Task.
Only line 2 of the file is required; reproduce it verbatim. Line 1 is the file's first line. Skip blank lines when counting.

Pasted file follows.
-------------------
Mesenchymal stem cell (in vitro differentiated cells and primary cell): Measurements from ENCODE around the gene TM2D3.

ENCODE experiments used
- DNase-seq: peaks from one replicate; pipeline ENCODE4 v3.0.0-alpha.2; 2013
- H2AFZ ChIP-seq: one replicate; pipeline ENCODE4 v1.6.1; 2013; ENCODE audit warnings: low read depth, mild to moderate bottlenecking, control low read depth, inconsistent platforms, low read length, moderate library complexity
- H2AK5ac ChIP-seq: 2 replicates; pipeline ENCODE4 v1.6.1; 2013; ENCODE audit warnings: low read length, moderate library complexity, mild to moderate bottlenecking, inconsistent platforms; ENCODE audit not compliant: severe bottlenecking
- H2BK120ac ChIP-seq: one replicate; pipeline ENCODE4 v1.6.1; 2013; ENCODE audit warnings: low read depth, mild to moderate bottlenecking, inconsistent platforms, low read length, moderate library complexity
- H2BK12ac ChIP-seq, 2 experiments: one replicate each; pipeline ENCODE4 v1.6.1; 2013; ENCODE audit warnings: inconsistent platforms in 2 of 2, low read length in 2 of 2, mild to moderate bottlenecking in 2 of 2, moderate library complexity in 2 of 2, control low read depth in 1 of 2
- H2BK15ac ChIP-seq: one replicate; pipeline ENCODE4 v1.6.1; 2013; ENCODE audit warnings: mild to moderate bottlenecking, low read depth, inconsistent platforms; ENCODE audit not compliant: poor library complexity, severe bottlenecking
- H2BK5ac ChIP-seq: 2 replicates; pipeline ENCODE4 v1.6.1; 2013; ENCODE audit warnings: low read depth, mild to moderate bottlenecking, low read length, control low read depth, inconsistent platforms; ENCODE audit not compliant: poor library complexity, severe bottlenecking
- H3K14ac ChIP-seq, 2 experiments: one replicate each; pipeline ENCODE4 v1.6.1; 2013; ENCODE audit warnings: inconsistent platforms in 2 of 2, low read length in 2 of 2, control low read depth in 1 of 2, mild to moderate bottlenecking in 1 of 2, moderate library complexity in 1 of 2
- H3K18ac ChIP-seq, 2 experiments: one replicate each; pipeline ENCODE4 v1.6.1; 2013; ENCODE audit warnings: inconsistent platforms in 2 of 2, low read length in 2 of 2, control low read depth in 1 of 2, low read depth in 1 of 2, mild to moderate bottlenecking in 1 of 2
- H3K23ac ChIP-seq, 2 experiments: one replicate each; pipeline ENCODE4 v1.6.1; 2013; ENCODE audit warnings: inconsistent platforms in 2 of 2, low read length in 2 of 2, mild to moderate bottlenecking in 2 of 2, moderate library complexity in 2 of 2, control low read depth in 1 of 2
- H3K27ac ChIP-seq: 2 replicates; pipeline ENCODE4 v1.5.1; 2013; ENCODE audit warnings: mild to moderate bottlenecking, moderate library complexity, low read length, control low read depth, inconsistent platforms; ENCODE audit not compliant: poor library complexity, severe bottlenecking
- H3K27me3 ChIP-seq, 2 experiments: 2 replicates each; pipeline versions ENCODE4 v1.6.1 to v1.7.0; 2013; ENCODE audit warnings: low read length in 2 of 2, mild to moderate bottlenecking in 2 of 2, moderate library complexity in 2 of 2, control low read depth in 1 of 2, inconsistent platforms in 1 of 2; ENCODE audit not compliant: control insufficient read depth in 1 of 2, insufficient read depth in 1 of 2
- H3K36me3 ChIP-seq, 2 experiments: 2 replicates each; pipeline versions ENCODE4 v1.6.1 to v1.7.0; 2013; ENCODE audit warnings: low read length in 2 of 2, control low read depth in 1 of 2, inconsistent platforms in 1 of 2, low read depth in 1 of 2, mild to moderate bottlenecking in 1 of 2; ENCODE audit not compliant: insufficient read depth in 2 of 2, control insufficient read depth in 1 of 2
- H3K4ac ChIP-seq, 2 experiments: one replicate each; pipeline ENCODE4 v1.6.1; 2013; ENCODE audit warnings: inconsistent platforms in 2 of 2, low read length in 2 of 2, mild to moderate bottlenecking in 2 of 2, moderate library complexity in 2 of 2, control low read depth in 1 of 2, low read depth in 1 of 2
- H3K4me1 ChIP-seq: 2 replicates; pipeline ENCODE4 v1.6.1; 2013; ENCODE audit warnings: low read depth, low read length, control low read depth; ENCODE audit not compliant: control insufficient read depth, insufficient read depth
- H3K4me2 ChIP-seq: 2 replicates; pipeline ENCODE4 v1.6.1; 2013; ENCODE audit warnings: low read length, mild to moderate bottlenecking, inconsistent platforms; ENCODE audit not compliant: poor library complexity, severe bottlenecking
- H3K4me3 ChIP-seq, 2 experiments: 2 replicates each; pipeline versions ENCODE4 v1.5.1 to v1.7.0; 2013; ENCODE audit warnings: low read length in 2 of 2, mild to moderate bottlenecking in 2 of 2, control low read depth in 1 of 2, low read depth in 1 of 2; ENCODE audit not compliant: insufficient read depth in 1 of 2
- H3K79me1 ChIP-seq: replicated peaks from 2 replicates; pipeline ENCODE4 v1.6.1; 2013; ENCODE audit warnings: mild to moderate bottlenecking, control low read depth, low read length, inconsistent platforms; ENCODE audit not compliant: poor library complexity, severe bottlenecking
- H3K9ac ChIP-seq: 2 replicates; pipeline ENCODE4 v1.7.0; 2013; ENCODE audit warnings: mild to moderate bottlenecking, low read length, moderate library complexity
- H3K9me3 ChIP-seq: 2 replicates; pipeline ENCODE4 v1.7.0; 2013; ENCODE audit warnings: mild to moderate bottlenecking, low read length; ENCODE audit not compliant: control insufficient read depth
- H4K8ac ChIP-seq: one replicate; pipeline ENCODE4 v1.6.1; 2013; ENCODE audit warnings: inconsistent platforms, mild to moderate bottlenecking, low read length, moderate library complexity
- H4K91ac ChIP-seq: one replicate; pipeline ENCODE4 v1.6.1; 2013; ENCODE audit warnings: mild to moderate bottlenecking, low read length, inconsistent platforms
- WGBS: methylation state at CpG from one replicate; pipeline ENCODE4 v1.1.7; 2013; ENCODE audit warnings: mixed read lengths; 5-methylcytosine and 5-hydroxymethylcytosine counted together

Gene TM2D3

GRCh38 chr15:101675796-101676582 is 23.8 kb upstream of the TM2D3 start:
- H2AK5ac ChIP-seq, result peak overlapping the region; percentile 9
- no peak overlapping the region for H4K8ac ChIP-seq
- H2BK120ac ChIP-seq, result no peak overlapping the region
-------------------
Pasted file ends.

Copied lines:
ENCODE experiments used